Soil health is the basis for the ecosystem services that soils deliver to society, such as plant growth, erosion control, and pollutant mitigation. Its great importance to agriculture has prompted the USDA Natural Resources Conservation Service (NRCS) to develop a national Soil health Initiative to meet the challenges of farming in the 21st century. The NRCS has identified four key management practices that lead to soil health, while helping to ensure that soils will be resilient in the face of climate change and increasing demand for food as the world population grows and developing economies improve. However, important questions remain as to how these practices should be implemented and their results assessed. For example, does managing for soil health differ from the management practices in organic farming? Can soil health be quantified or is it only an intangible, qualitative concept? Our panel, which includes academic, agency, and grower perspectives, will discuss these and other big questions that are driving new research and stimulating changes in the way agriculture is done today.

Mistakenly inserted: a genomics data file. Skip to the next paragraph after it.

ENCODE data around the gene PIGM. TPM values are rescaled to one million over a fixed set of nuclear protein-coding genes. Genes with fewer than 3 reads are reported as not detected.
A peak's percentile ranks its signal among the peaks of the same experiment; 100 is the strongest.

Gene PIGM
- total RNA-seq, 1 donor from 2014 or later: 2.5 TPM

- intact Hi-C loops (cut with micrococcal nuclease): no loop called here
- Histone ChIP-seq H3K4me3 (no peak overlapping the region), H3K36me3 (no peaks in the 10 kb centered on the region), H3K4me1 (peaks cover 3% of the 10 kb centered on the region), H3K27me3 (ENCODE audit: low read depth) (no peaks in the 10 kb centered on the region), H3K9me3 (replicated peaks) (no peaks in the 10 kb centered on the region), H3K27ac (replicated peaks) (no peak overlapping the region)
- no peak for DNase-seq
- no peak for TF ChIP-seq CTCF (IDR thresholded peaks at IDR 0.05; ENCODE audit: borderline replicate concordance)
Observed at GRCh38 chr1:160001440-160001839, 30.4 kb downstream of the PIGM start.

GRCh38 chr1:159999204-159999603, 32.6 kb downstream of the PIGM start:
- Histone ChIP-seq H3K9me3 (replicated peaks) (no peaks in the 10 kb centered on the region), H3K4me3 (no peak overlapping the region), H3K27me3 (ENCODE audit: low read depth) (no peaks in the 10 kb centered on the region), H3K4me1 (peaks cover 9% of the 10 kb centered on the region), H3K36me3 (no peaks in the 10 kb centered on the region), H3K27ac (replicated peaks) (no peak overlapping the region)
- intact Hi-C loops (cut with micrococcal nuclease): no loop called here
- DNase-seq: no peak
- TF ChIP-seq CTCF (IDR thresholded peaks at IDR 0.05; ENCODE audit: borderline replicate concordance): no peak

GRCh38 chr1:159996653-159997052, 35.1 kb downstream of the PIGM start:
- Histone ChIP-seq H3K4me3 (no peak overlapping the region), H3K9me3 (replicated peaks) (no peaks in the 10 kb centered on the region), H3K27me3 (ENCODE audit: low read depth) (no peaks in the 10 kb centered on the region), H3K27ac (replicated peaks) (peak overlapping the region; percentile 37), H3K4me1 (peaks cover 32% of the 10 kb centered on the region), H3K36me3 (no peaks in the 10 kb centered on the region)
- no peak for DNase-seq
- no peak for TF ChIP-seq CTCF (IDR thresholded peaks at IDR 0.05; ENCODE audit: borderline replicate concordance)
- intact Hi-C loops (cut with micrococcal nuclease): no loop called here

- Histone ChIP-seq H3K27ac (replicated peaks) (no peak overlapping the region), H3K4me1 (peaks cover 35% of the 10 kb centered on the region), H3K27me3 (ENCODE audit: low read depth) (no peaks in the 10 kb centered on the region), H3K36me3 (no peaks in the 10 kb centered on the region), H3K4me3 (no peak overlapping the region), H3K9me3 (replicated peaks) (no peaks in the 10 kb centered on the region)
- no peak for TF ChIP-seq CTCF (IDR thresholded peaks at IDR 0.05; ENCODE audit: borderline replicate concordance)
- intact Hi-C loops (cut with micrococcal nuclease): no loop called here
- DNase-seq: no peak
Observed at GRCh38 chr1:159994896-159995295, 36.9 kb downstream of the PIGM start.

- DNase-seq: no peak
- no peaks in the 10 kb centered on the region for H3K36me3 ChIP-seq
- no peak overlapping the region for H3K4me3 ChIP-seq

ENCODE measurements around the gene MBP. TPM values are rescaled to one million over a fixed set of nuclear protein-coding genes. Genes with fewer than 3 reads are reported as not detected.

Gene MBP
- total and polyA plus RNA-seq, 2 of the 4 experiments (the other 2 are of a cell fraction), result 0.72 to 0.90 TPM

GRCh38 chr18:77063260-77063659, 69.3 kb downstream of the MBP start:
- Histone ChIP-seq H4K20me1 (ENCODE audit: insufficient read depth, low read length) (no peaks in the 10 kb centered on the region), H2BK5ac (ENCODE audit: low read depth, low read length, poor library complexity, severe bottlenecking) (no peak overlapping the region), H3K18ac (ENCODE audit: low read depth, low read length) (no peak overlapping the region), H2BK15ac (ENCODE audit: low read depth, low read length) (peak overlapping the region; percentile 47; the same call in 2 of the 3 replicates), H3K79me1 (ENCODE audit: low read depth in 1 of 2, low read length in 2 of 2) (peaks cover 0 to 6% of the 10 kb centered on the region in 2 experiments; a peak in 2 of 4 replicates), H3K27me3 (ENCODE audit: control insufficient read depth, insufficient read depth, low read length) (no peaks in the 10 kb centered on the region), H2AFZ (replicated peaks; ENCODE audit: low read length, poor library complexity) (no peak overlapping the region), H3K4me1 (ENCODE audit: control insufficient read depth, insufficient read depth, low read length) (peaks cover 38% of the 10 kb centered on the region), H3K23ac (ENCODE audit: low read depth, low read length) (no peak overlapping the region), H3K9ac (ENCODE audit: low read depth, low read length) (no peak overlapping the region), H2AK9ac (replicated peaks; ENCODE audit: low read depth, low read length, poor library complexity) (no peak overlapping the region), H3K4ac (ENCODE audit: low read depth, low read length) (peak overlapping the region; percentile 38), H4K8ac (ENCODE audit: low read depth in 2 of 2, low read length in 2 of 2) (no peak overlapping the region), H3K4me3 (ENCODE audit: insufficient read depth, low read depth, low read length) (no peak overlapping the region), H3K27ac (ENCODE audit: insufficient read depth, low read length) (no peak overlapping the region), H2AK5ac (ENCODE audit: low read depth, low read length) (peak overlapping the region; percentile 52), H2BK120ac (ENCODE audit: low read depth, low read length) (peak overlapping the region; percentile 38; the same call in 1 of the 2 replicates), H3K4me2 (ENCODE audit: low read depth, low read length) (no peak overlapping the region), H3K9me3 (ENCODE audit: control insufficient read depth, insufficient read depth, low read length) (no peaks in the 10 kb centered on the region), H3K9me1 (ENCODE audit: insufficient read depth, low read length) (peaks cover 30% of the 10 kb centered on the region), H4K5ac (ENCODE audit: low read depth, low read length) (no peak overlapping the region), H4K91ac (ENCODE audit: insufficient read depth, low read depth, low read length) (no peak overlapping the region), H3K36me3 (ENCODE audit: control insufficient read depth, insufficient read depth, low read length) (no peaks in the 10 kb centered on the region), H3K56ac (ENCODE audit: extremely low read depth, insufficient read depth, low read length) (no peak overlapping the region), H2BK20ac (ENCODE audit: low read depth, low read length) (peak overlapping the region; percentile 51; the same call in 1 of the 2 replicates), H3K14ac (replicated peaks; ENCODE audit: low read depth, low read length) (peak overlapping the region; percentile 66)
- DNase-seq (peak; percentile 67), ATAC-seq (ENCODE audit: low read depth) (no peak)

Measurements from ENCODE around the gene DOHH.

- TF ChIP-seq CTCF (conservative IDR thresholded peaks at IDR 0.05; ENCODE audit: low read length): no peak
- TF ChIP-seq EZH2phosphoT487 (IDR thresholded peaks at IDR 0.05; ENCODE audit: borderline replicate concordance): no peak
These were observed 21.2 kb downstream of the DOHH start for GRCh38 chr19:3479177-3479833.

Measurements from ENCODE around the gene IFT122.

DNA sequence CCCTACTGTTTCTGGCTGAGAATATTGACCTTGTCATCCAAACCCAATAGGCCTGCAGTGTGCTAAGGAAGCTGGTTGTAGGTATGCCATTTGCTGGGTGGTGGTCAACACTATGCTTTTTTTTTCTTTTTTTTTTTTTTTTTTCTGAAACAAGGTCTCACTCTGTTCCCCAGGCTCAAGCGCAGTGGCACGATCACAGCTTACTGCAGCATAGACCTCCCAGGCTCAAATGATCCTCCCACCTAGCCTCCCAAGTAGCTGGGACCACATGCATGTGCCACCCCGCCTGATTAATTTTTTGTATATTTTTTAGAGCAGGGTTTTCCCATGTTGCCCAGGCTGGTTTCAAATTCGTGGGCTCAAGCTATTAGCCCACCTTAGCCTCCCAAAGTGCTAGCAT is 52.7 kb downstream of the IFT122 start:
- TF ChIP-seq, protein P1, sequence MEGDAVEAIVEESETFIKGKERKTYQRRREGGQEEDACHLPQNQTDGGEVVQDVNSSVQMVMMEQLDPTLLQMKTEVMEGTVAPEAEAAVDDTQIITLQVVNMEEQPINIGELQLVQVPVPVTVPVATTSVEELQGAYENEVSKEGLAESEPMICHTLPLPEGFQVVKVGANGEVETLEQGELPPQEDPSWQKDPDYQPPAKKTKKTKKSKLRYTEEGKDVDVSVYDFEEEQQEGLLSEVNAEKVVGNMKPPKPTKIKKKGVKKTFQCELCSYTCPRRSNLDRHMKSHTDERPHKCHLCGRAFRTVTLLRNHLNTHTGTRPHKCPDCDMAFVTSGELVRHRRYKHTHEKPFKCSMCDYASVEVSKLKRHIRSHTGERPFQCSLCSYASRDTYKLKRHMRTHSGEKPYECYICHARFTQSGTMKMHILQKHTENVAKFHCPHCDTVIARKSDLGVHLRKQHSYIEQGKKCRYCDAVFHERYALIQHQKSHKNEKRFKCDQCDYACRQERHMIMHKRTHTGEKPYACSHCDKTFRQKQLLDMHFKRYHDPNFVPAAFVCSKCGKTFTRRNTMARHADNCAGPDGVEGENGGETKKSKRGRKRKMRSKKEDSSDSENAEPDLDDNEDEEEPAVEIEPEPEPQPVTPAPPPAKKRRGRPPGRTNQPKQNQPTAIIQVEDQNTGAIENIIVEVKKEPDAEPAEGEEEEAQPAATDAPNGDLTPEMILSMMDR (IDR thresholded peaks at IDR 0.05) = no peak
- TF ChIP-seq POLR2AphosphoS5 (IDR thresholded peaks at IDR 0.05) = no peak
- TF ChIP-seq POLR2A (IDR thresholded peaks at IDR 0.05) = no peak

Dennis Chessman, State Conservation Agronomist, USDA
Gil Eshel, Researcher, Soil Erosion Research Station, Ministry of Agriculture & Rural Development, Israel; Visiting Fellow, Berkeley Food Institute
Celine Pallud, Associate Professor, Ecosystem Science, Environmental Science, Policy, and Management, UC Berkeley
Carl Rosato, Farmer and Owner, Woodleaf Farm
Moderated by Garrison Sposito, Professor of the Graduate School, Betty and Isaac Barshad Professor, Emeritus, Chancellor’s Professor, Emeritus, Environmental Sciences, Policy and Management, UC Berkeley